Now a deal’s been done, will Iran be better behaved?

Neither the most alarmingly negative or positive predictions for how Iran will react to the nuclear deal are likely to come true, writes James Zogby.

Iranian president Hassan Rouhani addresses the nation in a televised speech after a nuclear agreement. Ebrahim Noroozi / AP
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With the conclusion of the Joint Comprehensive Plan of Action (JCPOA) between the P5+1 and Iran, some are panicking while others have visions of a dramatically realigned Middle East. Both views are overreactions, since the deal itself is quite limited in scope and the impact of 35 years of history cannot easily be erased.

As Barack Obama has made clear, the focus on the negotiations was on Iran’s nuclear programme. The US has not embraced Iran, eased its concerns about Iran’s behaviour or absolved it for its hostile actions against US citizens. This is not the change the president sought, nor is there any support in American public opinion for a changed US relationship with Iran. And so those who envision the JCPOA as a sign that the US is abandoning its traditional alliances ought to relax. It’s not going to happen any time soon.

I’m not sure that Iran wants or could easily ingest such realignment either. Iran continues to harbour deep resentment toward the West and the US, in particular. For 35 years, the Iranian public has been fed a steady stream of vitriol based on resentment of past American actions toward their country and anger at current US policies in the broader region. This has taken a toll.

Just a few months ago, when asked for their views as to whether the US “contributed to peace and stability in the Middle East”, 94 per cent of Iranians said “no”. This anti-American mindset runs deep. In fact, it is the cornerstone of Iran’s self-identity.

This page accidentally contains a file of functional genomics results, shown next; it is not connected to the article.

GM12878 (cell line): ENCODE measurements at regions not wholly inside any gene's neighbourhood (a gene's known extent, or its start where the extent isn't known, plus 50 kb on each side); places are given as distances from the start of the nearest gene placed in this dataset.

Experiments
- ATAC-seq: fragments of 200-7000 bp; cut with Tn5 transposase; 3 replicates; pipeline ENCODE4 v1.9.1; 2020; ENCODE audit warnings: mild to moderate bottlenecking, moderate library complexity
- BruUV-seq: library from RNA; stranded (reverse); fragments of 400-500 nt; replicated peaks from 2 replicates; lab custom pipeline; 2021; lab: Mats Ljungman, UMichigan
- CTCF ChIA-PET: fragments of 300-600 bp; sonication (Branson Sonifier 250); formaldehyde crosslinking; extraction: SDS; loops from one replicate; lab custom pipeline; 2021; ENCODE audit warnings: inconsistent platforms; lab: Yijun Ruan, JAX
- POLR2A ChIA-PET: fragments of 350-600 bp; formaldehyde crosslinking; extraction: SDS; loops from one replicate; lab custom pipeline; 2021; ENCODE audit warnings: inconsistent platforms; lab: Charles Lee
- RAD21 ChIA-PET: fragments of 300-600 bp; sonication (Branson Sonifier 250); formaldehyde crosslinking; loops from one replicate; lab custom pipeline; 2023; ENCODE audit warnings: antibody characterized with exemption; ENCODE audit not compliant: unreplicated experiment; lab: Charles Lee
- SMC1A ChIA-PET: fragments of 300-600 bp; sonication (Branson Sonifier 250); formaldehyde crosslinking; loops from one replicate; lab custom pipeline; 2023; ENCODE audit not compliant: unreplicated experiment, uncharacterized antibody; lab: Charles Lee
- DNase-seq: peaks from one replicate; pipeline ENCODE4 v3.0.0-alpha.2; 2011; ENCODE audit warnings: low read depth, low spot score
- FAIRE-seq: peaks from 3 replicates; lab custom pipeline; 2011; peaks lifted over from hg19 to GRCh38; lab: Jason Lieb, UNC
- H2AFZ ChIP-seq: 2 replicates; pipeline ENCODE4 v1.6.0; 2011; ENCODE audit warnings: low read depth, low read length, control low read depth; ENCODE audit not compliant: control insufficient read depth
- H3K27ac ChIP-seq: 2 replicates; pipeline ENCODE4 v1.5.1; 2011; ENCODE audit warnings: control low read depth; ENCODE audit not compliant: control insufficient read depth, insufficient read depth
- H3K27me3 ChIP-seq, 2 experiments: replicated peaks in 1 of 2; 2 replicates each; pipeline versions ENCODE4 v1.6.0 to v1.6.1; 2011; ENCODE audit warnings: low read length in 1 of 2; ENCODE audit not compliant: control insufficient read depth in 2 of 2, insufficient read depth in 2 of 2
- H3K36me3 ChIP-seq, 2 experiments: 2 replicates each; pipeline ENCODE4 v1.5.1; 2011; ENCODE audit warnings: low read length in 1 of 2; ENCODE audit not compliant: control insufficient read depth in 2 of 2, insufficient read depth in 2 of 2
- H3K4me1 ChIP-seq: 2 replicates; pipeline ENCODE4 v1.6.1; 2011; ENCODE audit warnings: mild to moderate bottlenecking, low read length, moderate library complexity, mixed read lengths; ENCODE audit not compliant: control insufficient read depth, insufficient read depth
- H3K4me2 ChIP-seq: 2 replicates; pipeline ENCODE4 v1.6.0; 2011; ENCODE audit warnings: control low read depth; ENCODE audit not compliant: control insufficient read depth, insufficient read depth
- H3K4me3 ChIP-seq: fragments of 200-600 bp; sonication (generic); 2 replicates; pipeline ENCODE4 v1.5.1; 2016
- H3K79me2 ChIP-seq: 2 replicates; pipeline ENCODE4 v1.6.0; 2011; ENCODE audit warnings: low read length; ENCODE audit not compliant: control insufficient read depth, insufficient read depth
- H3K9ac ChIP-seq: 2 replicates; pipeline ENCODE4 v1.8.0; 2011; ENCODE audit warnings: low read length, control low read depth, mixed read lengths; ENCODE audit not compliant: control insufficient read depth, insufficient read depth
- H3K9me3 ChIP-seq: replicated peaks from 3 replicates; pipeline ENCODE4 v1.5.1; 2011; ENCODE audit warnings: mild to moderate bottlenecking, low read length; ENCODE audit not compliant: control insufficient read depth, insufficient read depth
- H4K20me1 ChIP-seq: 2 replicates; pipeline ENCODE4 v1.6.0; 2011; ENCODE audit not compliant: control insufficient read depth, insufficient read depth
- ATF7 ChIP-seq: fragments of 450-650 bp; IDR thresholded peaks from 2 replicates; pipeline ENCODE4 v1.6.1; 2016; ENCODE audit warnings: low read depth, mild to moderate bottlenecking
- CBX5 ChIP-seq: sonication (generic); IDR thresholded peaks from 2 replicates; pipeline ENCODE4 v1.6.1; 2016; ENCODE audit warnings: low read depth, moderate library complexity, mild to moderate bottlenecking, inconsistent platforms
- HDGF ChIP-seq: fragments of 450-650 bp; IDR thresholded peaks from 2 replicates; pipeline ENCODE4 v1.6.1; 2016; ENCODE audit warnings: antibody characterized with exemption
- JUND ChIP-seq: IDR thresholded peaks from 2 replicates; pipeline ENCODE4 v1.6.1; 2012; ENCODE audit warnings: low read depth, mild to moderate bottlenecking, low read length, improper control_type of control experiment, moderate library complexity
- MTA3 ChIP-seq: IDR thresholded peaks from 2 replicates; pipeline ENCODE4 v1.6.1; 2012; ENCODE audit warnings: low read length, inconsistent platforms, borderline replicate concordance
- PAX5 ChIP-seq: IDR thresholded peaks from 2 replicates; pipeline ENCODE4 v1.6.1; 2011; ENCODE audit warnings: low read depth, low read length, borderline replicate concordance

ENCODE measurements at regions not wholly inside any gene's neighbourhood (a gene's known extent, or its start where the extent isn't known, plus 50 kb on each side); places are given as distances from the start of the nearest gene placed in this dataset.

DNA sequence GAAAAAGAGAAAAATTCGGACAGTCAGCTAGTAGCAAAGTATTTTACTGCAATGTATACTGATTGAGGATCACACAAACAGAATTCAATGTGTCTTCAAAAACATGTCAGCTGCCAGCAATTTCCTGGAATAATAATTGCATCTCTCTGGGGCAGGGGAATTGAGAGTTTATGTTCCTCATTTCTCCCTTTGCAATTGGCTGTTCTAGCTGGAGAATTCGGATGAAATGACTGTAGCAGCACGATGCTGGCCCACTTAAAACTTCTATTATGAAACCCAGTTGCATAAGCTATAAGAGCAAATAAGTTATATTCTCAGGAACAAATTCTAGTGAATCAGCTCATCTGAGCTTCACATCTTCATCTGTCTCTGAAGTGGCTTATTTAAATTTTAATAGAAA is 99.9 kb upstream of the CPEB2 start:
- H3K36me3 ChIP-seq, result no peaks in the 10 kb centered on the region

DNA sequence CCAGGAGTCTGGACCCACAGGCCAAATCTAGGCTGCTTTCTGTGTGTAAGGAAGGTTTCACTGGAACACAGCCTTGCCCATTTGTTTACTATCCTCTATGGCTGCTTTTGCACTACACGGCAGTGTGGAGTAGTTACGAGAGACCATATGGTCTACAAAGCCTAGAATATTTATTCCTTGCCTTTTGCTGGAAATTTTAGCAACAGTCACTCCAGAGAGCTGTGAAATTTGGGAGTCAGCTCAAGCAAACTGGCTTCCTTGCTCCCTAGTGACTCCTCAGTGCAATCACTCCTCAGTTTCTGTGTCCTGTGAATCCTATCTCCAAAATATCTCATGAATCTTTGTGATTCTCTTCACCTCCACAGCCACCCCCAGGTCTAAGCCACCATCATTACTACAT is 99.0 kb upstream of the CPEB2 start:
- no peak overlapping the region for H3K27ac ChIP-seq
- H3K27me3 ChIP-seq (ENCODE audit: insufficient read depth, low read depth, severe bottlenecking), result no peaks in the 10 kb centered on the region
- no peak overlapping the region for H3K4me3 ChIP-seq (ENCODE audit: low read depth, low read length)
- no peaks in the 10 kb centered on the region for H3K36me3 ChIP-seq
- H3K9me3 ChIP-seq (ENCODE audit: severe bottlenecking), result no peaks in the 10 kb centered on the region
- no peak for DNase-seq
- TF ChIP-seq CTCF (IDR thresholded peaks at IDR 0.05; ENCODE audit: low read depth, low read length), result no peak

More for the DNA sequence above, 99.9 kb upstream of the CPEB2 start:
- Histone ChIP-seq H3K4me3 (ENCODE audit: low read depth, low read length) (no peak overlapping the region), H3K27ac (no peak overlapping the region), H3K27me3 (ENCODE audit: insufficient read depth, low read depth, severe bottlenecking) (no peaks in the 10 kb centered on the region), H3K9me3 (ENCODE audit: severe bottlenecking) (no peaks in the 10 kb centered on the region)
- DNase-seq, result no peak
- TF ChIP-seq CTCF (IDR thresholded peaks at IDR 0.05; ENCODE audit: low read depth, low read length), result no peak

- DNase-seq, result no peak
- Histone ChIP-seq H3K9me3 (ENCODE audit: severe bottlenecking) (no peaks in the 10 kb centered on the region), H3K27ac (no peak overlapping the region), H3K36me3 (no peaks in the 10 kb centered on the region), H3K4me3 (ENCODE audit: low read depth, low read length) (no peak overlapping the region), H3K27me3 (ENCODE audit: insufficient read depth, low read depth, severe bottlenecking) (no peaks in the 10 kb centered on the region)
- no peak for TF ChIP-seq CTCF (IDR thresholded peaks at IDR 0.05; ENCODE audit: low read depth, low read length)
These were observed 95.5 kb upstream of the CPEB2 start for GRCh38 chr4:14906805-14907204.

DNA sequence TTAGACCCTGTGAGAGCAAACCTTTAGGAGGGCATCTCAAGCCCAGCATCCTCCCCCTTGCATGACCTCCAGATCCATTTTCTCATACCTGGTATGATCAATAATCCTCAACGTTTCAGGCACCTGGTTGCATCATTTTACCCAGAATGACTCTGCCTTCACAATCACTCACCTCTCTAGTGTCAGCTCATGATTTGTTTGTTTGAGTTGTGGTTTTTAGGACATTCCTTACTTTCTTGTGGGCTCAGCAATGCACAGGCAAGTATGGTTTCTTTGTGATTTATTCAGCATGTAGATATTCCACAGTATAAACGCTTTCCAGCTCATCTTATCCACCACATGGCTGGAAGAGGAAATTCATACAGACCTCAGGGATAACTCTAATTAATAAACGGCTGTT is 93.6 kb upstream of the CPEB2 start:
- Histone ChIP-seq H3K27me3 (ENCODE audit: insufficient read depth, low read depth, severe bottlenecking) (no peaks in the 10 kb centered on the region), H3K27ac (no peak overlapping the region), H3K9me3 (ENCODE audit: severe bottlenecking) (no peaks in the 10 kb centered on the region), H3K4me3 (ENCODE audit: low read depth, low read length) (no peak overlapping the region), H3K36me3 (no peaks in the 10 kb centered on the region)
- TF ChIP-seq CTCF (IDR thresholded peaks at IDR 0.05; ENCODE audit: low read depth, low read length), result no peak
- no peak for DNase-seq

For decades, Iran has fashioned itself as the leader of the anti-western resistance movement across the Muslim world. Their support for groups in Lebanon and Palestine and their involvement in Syria, Iraq and Yemen has not been motivated by mere sectarian ambitions. Rather it has been part and parcel of establishing the Islamic Republic as the vanguard of the regional effort to weaken the role of the US and its allies across the region.

This too has established itself in Iranian public opinion. In 2012, Zogby Research Services polled in several Muslim countries asking respondents whether they favoured “achieving peace and understanding” with the West or “continued struggle”. The only Muslims who supported the latter option were Iranians. And they did so by a substantial margin.

The mantra of “resistance” is the “soft power” weapon that Iran has used to lay claim to its regional leadership role and to challenge its Arab neighbours. For a time, it worked. Israel dealt devastating blows to Lebanon in 2006 and to Gaza in 2008. Iran’s message to the region then was, in effect, “Look at what Israel, supported by the US, is doing to your Arab brethren. And look at how your weak governments are passive in the face of these assaults on your dignity. And now look at how we are supporting the Lebanese and Palestinian resistance”.